Many parents may begin to worry about whether traveling with their little ones will ruin the sleep habits that they’ve worked so hard to establish. This is a totally valid concern. Traveling is a tricky endeavor when you’re trying to keep your child on a sleep schedule. There’s always something exciting going on, friends and relatives who are anxious to see the baby, and others who have no idea how hard you’ve worked to get your little one sleeping through the night. But even though you’re away from home, babies and young children still need to be sleeping well. If you’re committed to maintaining some healthy sleep habits while traveling (while also thoroughly enjoying yourself), it’s totally possible! With some strategic planning and firm boundaries, you can keep sleep on track no matter the destination.
How to keep up good sleep habits while traveling with your family.
1. Start with a well-rested child.
Even before travel, we are frequently running around, tying up loose ends and getting ready for our trip. If you’re carting your child around from place to place, this can throw off the great sleep routine you’ve worked so hard to create. Do your best to focus on naps and early bedtimes in the week leading up to the trip to avoid starting your travels with a sleep deficit. Starting with a well-rested child will set you up for success from the very beginning.
2. Plan accommodations strategically.
When planning where to stay while on vacation – be that a hotel, with family, or an Airbnb – your best choice is always going to be whichever allows you to have the most control over your environment. Keeping your child’s sleep space as close to their home space as possible is one of the most important considerations when planning for sleep success.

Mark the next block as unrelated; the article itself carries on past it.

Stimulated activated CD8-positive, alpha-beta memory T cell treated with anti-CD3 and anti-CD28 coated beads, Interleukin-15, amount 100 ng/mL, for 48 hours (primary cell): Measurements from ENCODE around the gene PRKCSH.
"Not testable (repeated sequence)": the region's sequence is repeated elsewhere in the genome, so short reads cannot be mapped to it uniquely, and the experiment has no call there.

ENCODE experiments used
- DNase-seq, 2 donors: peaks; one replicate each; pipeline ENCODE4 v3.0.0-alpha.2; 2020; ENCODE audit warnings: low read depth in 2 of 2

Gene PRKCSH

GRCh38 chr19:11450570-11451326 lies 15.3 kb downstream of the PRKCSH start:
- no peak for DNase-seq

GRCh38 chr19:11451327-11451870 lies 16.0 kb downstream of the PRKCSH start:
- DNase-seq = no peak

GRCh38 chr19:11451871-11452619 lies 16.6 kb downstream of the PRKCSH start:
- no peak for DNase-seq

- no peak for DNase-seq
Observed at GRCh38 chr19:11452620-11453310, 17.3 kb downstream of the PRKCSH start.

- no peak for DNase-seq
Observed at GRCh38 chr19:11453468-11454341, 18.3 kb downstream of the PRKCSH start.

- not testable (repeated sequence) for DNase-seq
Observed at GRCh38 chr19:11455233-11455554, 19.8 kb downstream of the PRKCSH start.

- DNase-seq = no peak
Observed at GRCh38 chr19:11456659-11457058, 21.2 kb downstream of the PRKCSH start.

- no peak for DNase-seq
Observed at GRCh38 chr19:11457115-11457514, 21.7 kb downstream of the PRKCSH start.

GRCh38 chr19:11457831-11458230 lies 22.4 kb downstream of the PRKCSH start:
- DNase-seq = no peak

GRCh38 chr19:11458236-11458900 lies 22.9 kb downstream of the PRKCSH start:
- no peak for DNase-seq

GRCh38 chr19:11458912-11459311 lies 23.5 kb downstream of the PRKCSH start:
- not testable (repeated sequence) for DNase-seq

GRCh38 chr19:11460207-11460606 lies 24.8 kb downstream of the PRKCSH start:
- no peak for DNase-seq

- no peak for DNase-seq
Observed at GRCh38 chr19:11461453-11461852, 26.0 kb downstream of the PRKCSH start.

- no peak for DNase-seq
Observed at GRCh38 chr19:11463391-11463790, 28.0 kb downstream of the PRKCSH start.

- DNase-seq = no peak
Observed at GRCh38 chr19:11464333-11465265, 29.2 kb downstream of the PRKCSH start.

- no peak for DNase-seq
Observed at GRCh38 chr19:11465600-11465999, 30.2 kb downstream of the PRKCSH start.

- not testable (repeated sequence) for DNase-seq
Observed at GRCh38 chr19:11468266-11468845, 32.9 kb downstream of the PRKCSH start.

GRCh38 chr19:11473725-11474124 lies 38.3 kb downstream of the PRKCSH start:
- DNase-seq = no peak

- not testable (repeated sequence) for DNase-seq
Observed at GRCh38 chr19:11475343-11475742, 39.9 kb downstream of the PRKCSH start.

If your little one is used to sleeping in his or her own room, room-sharing on vacation can be overwhelming and lead to tough nights. If you’re staying in a hotel, try to book a room with an attached area or separate room. I know this is not always possible, so a large walk-in closet or even a bathroom can work well too (as long as there is good circulation!) If you’re staying with friends or family, talk with them in advance about having separate spaces for sleeping. Home offices work well as a make-shift nursery!
Maintaining your little one’s own sleeping space is the best-case scenario to ensure everyone gets a good night’s sleep. If separate spaces aren’t an option, try to put at least some distance or some barrier between your bed and your child’s sleep space. You can even try to create a partition in the room so that your child can’t see you from their crib or bed. (Large binder clips and a spare sheet can work wonders!)
3. Bring along familiar items.
Whether or not you realize it, your child’s sleep environment is a huge cue for sleeping well. Making your surroundings as similar as possible to your home nursery or child’s bedroom will help immensely. Bring your sound-machine, your baby’s favorite lovey, even your own crib sheets. Anything that smells familiar and reminds them of their home sleeping environment will help them sleep in their new surroundings.
Along the same lines, darkness helps keep sleep on track, especially when traveling across time zones. If you are unsure whether your accommodations will be sufficiently dark enough, plan to travel with portable blackout shades. I am also a huge fan of the SlumberPod – a tent-like situation that can go over a Pack ‘n Play to create a dark (and private) sleep space for your child. In a pinch, tinfoil or construction paper taped to the windows can also work well.
4. Maintain a consistent routine.
A familiar bed and nap time routine cues your child that it’s time for sleep. While you’re traveling and the schedule’s a little wonky, and the surroundings are different, a recognizable bedtime routine can go a long way in helping your child settle down and fall asleep easily. Bring the books you usually read and sing the songs you usually sing. Maintaining the same sleep habits while traveling in the same order as at home will help your child feel at ease, even in a new place.
5. Don’t forget to enjoy yourself.
If you have a usually great sleeper on your hands, or are good about sticking to a routine at home, allow yourself to relax and enjoy your vacation. Prioritize sleep when you can, but don’t lose your sanity. Your little one will adapt, and you can hop right back on track when you get home!
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